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6 militants killed, 3 Ukrainian troops injured

Pro-Russian armed men walk in an entrance to a border guard station, which they seized, on the outskirts of Luhansk, Ukraine, on Wednesday, June 4, 2014.

LUHANSK, Ukraine — Pro-Russian insurgents overran and seized two government bases in eastern Ukraine, overpowering National Guard forces who ran out of firepower and hauling off ammunition and explosives from a border post.

The twin setbacks highlighted the ineffectiveness of Ukraine's poorly trained and cash-starved armed forces, which have struggled to uproot the mutiny that has engulfed the nation's industrial heartland.

Ukraine's fledgling government has blamed the recent military failures on pro-Russia former President Viktor Yanukovych, claiming that his corrupt government starved soldiers of resources and training.

President Barack Obama, who met Wednesday with Ukraine's president-elect in Warsaw, offered $5 million in new aid to the nation's beleaguered military that could help in the fight against the insurgents.

In 10 hours of fighting overnight at the National Guard base near the eastern city of Luhansk, six militants were killed and three Ukrainian servicemen were injured, officials said in a statement Wednesday. Rebel fighters took control after the guardsmen ran out of ammunition, the National Guard said.

Rebels also seized a border guard base on the outskirts of Luhansk following a nearly two-day-long siege. An Associated Press reporter saw pro-Russian militia carrying crates of ammunition and explosives out of the base Wednesday and driving away in border guards' cars.

Alexei Toporov, a spokesman for the insurgents in Luhansk, said the guards were fleeing, and the insurgents did not try to detain them.

"We released them and let them go home, we impeded nobody," he said. "They left their weapons, and this base is now coming under the control of the Luhansk People's Republic."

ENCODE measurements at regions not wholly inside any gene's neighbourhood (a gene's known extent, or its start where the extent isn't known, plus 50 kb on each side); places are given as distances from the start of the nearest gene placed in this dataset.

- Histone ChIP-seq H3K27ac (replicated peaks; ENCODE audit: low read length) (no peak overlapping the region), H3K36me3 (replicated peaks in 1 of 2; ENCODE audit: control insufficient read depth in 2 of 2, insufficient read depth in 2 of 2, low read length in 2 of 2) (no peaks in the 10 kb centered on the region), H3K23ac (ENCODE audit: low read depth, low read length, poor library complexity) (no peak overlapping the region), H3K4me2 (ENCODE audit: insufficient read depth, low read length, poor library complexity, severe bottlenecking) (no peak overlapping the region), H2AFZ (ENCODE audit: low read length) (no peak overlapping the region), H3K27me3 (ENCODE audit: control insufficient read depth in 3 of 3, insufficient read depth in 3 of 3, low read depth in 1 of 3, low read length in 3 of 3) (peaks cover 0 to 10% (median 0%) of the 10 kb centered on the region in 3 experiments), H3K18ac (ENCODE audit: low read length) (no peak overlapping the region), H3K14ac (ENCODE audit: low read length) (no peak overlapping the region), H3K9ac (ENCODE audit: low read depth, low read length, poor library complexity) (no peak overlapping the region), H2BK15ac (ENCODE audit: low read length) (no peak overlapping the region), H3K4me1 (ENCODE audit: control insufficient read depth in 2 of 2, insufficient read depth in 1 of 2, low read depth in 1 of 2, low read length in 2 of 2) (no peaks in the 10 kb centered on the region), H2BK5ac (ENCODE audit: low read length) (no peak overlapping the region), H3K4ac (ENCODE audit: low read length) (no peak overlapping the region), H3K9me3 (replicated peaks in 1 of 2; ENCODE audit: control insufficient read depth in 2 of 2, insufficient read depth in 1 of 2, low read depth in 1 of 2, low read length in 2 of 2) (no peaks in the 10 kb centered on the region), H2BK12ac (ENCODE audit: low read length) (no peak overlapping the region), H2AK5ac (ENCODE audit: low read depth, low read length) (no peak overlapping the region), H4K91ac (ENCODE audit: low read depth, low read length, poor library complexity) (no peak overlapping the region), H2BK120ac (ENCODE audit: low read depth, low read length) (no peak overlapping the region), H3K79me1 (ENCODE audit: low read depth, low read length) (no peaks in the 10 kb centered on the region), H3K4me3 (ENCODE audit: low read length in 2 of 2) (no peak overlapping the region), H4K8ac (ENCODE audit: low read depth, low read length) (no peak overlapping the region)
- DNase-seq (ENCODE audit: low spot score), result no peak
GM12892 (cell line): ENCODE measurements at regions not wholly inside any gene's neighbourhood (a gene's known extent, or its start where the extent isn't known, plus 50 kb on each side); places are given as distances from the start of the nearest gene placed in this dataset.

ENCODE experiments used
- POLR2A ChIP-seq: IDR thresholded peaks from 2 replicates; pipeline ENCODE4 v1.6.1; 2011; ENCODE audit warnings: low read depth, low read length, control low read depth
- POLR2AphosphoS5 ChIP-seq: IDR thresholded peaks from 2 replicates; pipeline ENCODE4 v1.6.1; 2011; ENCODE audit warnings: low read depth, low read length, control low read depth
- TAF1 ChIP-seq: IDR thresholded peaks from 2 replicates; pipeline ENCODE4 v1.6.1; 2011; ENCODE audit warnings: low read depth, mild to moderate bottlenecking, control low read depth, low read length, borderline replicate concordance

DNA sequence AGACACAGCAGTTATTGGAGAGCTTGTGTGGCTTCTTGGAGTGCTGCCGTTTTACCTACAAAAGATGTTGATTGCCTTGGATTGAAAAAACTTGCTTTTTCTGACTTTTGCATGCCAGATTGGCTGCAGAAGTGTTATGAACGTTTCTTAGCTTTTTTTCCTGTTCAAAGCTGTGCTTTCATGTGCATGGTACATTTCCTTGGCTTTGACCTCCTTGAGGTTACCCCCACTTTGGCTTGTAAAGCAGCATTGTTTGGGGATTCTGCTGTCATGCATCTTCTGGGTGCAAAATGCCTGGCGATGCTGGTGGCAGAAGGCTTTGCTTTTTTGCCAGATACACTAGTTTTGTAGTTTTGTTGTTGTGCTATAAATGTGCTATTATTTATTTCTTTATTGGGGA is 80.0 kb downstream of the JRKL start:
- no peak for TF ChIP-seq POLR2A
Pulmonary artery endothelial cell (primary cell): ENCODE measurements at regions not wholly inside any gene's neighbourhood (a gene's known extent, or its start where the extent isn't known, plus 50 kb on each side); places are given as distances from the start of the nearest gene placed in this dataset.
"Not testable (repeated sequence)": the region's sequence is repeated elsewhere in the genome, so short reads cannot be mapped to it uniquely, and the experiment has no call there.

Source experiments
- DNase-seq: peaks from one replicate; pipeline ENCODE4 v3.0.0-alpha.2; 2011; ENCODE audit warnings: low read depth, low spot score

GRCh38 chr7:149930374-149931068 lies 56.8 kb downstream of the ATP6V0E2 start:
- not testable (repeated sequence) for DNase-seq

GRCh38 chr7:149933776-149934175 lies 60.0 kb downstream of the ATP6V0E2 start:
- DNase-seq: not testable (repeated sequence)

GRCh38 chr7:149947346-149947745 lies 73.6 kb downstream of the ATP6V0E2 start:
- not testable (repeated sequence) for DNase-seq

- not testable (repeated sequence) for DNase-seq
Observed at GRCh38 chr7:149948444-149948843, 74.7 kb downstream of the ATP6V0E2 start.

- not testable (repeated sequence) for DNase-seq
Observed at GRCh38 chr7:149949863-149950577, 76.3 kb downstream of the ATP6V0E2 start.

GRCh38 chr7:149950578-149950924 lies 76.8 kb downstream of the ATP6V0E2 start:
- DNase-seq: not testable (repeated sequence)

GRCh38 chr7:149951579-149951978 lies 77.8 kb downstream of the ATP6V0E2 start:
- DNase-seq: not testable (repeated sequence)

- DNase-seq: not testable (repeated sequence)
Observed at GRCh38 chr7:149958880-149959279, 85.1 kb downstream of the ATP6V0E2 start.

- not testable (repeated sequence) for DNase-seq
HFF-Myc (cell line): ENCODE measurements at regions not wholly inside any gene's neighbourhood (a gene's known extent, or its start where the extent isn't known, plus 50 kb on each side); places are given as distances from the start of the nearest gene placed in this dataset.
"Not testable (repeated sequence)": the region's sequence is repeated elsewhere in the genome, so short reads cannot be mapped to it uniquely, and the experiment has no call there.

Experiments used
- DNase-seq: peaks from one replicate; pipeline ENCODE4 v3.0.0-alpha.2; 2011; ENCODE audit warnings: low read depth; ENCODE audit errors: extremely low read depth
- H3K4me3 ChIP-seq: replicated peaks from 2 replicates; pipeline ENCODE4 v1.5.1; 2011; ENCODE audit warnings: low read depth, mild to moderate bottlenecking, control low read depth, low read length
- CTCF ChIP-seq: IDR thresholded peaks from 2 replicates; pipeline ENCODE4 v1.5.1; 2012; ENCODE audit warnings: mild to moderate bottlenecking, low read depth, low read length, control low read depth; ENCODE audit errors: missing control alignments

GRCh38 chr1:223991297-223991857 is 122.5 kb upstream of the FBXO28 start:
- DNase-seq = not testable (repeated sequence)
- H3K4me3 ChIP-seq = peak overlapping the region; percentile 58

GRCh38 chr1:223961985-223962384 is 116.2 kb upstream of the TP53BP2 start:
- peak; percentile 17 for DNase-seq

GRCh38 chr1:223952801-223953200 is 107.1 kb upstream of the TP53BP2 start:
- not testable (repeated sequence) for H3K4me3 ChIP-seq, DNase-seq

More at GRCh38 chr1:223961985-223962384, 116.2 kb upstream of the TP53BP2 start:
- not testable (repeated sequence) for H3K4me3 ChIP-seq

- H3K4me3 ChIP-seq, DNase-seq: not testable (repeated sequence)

Ukraine's Border Guards Service said on Wednesday that the troops from that outpost had been evacuated to unspecified "safe locations."

There was no immediate report of casualties in the fighting at the border guard base. Border guards answer directly to Ukraine's president while the National Guard is part of the country's police.

The Defense Ministry set up a charity account to support the armed forces while volunteers across the country have been buying provisions for the soldiers.

The fighting in Ukraine's east has escalated following the May 25 presidential election won by billionaire candy magnate Petro Poroshenko, with rebels launching an attack on a major airport, shooting down a government helicopter and besieging a number of military bases.

Trying to regain the initiative, Ukrainian troops on Tuesday launched an offensive against pro-Russian insurgents in Slovyansk, a city that sits on a strategic highway about 90 kilometers (55 miles) north of Donetsk, the largest city in the east.

Two government soldiers were killed and 42 injured in daylong fighting, Vladislav Seleznyov, press secretary for Ukraine's operation against the rebels in the east, told Ukrainian news agencies. Seleznyov put the death toll of the rebels at 300 but the insurgents rejected these reports.

After a day of fierce fighting, government forces managed to dislodge rebels from the town of Krasny Liman, just east of Slovyansk.

Obama on Wednesday praised Poroshenko for reaching out to Ukraine's restive east. The White House also said the $5 million in aid would include, for the first time, body armor and night-vision goggles for the use of troops. The United States already has provided ready-to-eat meals and money for medical supplies and other non-lethal assistance, including clothing, sleeping bags and generators.

In Kiev, Interim President Oleksandr Turchynov - who will hand over to Poroshenko on Saturday - asked Ukraine's Security and Defense Council late Tuesday to consider imposing martial law in parts of eastern Ukraine in a bid to stabilize the situation.

Deputy prime minister Vitaly Yarema was quoted by the Interfax news agency as saying that the council will convene to discuss martial law only after Poroshenko's inauguration.

Nataliya Vasilyeva in Moscow and Nedra Pickler in Warsaw, Poland, contributed to this report.
 

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